West Virginia, popularly called the Mountain State, is an excellent destination for several outdoor enthusiasts, especially mountain riders looking to explore the state’s numerous beautiful valleys and hills. Although it’s the ninth-smallest state in the US, West Virginia offers one of the best pure outdoor splendor and character.
West Virginia is popular for its natural beauty and rolling hills and mountains. Its mountain bike trails are well designed for all rider levels, ranging from beginner tracks to expert-only courses. In this post, you’ll find 10 of the state’s well-ridden and most popular trails with descriptions of the features that make them so unique and fun.
1. Big Bear Lake Trail Center
Amateur to expert bikers who need a thrilling yet challenging mountain biking location can pack up their gear and visit the Big Bear Trail Center in West Virginia. The trail, situated in Hazelton, is gradually gaining popularity as a major destination for classic single-track adventure. Besides, after several years of maintenance and development by experienced mountain riders, the trail system has taken a much better shape.
While the Big Bear Trail Center isn’t recommended for novice/beginner bikers, it has so much to offer advanced riders, including, but not limited to, challenging rock gardens, large embedded rocks, off the saddle (technical and fast) downhill, tight slaloms, and gradual climbs. The system consists of about 50 miles in length and passes through various local floras, including endless mountain laurel groves, soft pine plantations, and knee-deep ferns. Whether you need long technical straightaways or up-and-down courses, you’ll find different kinds of trails that fit your preferences and interests at this destination specially designed for mountain riders.
Bikers can comfortably navigate this trail due to the availability of maps at the entrance, which they’ll get after purchasing a pass. Bikers who enjoy this trail may also invite about the overnight camping destinations available in Beaver Creek.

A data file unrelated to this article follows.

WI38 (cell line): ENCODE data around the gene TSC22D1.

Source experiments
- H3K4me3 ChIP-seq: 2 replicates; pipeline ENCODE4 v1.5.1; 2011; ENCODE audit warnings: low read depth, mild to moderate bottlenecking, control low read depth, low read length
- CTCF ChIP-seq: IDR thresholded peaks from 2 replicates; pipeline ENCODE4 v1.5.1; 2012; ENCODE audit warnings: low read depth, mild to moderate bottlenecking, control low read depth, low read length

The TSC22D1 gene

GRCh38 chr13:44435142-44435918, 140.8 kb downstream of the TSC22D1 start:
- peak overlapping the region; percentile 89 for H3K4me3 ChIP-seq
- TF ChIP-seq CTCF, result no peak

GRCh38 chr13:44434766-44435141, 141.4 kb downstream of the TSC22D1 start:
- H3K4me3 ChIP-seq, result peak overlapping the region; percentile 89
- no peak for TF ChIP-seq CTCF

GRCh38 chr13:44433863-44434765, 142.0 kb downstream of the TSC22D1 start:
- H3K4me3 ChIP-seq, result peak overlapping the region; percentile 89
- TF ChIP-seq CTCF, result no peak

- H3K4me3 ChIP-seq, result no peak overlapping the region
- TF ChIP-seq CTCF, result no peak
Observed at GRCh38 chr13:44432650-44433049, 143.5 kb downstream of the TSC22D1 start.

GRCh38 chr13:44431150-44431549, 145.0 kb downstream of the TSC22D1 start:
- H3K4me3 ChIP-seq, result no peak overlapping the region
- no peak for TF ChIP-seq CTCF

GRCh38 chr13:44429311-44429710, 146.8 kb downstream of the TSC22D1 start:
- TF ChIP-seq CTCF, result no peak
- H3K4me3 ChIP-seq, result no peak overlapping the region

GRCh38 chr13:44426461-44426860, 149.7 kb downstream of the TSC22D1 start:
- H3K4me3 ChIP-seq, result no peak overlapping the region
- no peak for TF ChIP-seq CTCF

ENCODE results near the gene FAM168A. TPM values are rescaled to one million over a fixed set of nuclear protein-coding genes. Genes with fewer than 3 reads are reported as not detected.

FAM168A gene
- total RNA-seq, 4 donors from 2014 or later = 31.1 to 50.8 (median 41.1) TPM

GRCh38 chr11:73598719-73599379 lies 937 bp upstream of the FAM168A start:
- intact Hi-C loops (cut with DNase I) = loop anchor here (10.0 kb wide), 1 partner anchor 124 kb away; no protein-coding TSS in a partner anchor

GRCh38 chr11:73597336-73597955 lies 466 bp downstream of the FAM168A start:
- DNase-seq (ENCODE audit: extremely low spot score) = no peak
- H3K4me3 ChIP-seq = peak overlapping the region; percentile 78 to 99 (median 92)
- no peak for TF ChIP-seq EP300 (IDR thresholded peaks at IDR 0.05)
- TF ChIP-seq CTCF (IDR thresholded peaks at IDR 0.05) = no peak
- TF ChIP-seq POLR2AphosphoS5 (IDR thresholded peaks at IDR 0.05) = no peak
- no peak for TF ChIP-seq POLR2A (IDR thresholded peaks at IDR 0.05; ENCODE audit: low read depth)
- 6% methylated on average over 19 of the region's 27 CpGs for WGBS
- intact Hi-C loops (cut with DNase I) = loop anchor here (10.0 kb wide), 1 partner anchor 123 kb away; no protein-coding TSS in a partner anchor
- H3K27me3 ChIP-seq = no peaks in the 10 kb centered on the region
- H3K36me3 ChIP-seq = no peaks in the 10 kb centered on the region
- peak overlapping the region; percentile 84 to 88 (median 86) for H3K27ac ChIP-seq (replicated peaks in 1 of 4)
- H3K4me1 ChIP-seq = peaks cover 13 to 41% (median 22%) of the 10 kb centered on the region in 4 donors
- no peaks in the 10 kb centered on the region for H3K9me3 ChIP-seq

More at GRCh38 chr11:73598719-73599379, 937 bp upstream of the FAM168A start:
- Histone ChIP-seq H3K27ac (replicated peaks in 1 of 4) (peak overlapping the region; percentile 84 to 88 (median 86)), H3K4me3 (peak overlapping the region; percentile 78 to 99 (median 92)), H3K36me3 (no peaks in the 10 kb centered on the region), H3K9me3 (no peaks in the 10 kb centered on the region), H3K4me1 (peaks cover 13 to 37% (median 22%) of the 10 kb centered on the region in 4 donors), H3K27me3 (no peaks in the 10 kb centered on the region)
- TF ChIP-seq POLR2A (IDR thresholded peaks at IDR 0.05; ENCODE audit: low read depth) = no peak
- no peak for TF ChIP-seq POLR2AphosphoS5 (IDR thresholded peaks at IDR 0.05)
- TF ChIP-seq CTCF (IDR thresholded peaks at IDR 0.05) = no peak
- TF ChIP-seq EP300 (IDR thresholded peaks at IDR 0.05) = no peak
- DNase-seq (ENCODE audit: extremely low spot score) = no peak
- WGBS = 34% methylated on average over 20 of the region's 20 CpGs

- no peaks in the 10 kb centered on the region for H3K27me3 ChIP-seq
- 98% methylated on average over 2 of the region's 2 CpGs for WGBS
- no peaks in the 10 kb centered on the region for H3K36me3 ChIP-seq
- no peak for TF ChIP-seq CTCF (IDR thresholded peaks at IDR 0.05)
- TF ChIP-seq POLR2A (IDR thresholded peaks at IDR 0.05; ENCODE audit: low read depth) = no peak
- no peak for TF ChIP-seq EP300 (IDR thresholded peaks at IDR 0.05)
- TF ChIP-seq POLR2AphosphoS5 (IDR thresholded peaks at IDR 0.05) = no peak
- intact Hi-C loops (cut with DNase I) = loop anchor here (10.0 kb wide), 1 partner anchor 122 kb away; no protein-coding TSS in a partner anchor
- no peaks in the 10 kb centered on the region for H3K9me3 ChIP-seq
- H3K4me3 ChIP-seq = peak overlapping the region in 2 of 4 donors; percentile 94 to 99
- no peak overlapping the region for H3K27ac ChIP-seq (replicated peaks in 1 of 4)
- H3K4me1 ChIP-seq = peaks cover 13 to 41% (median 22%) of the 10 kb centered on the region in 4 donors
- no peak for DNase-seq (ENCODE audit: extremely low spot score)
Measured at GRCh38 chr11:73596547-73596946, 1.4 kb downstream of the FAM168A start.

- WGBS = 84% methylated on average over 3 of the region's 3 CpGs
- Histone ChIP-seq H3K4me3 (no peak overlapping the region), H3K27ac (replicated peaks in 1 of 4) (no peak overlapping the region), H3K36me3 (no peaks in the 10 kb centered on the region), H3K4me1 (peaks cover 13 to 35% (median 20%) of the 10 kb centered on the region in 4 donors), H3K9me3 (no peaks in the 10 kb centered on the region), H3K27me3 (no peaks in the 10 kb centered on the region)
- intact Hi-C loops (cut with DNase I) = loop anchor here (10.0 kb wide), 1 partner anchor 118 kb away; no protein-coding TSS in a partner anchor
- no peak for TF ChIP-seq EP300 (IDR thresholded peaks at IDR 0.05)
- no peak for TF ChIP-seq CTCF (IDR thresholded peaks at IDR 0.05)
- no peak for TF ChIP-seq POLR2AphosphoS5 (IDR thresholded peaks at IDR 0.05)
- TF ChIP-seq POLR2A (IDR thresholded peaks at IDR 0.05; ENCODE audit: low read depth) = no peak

2. Canaan Valley Resort State Park
Located in the Allegheny Mountain region, which happens to hold the record as the valley with the highest elevation point around the Mississippi River, Canaan Valley has some exclusive vegetation that cannot be found elsewhere in the American east. There are 11 trails on this park, combining to form a total of 18 miles. Four of these trails have been earmarked for the mountain bike. They include the Middle Ridge Trail, the Club Run Trail, the Ridge Top trail, and the Back Hollow Trail.
The trails all differ in terrain and difficulty levels. The Back Hollow trail is the longest in the park, coursing through meadows and joining the Cabin Area to the Main Lodge. With its 3-mile length, Back Hollow Trail has a bit of everything, with some comfortable sections and some technically challenging spots. Club Run Trail, on the other hand, runs alongside one of the outlets of Blackwater River, the Club Run. The one-mile-long ride will take you through shrubs and forests. During spring, wildflowers decorate the trail. Ridge Top Trail is the shortest on this park and serves as the connecting trail between Middle Ridge and Club Run trails. The last trail, Middle Ridge, winds through a variety of vegetation.
You might be forgiven for thinking you have gone through four entirely different locations after riding the trails at Canaan Valley. Each ride offers a unique experience, giving the biker something different every time.
Families and beginners will enjoy the serene environment and the exploration that seldom ends at the park. Advanced riders would find the wetland forests with their many natural obstacles a thrill to ride. Whatever your preferences are, a long ride or a quick short workout, Canaan Valley has got a trail for you.
3. North Fork Mountain Trail
There are mountain biking trails, and then there are mountain biking trails known as “Epics”. The IMBA awards the title of Epic to trails with an unrivaled experience. The North Mountain Biking Trail, hedged by the Seneca Rocks and Spruce Knob in West Virginia, has been adjudged as an Epic.
The trail’s route is hugely rocky and runs on an uneven ridgeline. Resilience, courage, and stamina are needed at the highest level to complete this challenge. The NFMT is a 24-mile long trail that gives an astonishing view of the Dolly Sods Wilderness, the Potomac River Valley, and the Spruce Rock. You could come here for the scenery alone, but the ride will make you lick your lips.